But it's the most emphatic in terms of the experience you describe.

    My own experience is a bit similar.

    Thank you for sharing this.

    ReplyDelete
  12. God, Karin, this is really good.

    ReplyDelete
  13. And therefore as a stranger give it welcome.
    There are more things in heaven and earth, Horatio,
    Than are dreamt of in your philosophy.

    ReplyDelete
  14. My father delivered a gift to his alma mater and at the reception, he looked at my mother and said "We have to leave. Something has gone wrong." I met them at the airport, he looked at me and I knew he was going to die very soon. As I drove them to northern California to their home, all he said was "Take care of your mother." This to his long-haired, long-skirted hippy rebel daughter. He said it because he knew I could, and would. With a look and few words, we reached understanding that jumped over political and stylistic choices. We gave each other trust, the greatest gift. Oh, and he was an engineer. His socks and ties were all in vary good order, some well-darned.

    ReplyDelete
  15. so moving....we are all of us history sooner or later....my friend has been dead for 2 and half years now and at the weekend we, her friends, celebrated her youngest daughter's 15th birthday, we friends didn't used to hang out with each other because we hung out with her but now we have created a whole new memorial friendship.....everyone leaves their mark.....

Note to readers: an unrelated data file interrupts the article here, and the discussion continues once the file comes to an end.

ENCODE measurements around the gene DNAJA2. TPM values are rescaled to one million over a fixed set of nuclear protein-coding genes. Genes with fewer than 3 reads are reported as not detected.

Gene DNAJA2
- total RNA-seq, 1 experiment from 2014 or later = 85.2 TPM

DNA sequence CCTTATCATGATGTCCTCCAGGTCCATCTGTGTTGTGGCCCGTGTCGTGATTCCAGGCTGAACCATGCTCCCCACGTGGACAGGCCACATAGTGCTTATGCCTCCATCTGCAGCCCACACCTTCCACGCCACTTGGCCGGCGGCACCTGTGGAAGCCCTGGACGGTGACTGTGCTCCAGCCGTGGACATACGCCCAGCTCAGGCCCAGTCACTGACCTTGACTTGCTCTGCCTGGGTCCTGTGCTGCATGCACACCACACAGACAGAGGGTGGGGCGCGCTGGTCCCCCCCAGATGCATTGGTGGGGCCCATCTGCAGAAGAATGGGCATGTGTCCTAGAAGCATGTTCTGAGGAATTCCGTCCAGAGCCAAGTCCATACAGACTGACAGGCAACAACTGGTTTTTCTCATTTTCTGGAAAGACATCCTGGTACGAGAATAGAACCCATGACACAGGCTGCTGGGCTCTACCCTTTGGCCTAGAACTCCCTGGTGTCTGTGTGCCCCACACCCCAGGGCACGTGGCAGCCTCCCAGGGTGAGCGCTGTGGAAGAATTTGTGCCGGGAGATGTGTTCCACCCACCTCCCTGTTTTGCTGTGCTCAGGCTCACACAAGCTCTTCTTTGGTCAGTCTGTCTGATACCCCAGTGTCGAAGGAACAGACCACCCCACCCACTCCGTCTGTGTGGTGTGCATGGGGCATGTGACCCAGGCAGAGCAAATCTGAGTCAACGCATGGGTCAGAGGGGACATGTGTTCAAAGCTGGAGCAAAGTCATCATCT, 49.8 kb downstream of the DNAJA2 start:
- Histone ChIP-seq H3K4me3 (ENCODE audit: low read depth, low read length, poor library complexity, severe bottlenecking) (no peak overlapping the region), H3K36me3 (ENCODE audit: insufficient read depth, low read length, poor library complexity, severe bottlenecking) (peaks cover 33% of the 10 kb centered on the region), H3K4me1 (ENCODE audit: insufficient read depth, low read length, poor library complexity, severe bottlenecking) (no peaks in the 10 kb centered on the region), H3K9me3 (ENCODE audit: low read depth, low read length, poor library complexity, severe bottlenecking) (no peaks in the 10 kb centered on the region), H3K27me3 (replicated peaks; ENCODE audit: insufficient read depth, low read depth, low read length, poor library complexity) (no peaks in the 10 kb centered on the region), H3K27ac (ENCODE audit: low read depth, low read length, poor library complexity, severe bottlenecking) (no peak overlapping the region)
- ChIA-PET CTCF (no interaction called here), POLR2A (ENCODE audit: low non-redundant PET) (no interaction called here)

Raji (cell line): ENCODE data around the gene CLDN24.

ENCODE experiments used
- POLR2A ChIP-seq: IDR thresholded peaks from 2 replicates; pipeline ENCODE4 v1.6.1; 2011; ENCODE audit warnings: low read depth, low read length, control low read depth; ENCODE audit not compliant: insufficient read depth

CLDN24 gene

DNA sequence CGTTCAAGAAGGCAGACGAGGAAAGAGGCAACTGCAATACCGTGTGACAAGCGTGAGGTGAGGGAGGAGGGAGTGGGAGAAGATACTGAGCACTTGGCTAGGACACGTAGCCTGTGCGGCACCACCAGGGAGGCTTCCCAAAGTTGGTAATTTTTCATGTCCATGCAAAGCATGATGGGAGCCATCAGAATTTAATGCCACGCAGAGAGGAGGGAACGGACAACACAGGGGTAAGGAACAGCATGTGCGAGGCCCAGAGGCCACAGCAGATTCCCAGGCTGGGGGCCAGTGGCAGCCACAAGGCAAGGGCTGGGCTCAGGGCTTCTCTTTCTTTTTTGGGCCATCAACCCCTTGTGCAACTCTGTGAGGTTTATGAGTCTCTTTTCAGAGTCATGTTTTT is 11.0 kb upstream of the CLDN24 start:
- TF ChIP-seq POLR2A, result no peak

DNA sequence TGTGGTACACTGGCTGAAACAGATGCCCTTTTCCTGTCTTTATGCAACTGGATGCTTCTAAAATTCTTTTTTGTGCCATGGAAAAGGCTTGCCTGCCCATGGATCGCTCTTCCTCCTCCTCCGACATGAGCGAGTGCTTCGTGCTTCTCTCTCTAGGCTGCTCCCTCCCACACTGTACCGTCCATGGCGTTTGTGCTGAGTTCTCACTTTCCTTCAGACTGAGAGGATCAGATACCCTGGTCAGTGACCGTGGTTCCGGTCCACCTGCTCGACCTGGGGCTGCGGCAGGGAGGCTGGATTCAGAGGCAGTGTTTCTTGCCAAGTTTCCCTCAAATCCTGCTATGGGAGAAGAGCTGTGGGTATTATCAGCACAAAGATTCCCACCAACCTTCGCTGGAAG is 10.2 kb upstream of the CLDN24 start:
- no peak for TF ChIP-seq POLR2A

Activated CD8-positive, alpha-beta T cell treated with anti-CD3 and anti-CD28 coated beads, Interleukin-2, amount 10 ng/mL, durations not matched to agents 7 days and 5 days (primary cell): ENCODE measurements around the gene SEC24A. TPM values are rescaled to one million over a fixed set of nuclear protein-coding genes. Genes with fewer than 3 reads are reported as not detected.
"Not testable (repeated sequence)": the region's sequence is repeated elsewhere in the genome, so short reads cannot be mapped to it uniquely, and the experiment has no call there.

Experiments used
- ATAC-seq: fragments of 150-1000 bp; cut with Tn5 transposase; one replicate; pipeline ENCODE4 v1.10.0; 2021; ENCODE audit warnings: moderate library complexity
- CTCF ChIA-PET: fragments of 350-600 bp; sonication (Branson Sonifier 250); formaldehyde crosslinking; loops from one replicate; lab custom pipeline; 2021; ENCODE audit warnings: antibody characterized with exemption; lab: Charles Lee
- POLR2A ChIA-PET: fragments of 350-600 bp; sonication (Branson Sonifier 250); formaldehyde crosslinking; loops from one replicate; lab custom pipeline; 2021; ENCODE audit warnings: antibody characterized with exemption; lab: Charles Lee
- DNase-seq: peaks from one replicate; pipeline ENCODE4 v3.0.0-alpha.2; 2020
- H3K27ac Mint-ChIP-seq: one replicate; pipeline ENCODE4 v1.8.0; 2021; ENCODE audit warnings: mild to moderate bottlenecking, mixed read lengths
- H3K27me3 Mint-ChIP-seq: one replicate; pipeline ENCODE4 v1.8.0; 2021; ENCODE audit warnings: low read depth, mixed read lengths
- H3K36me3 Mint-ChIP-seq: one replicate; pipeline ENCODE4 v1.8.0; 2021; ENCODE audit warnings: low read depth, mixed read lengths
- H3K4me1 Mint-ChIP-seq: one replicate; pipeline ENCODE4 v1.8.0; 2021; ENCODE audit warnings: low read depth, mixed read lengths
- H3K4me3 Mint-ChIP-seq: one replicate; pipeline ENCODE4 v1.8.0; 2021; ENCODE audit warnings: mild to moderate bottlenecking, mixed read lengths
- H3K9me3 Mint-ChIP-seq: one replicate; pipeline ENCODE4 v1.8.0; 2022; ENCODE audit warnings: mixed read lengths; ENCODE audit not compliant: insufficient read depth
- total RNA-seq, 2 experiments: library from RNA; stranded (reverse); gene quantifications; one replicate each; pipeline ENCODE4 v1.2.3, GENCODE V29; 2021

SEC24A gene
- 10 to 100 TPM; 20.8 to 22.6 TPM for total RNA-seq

ReplyDelete
  16. This isn't something I'm able to read in one sitting.

    ReplyDelete
  17. I'm glad he came through for you in the end, PA.

    Something we'll never know, Banjo 52, Optimist, and JE, whether what we take as some sort of cosmic communication is actually coincidence. Which means, I guess, we get to choose.

    Thank you, Pierre, Sonia, Chieftess, Terri, and Margaret. And Ms M, yes, and maybe the handwriting most of all.

    Becky, that's the plan -- no time soon.

    Paula, how right you are. We can be an orphan at 4 or 40.

    Carolynn, that can make up for a lot.

    Doris -- of yes, the ties, too. Shoes. The tool room that looked like a well-appointed hardware store.

    YAH, would like to hear more about that.

    K, kind of long for me, wasn't it.



    ReplyDelete
  18. After my mother died in May, I learned from two of her friends that she spent years telling them that I would not let her see her grandchildren, that I snubbed her, that all of the other relatives (in-laws, all) were better than me. And yet, she called me to manage the nursing home and hospice when my father was dying, and she couldn't get them under control, and she called me weekly, sometimes daily, during her last 2 years, to "straighten out" her home health providers. They eventually learned to call me for "help" in getting her to "cooperate." My parents' lives were a mess, and their trailer was a mess. What a tangled web the relationships weave and leave behind.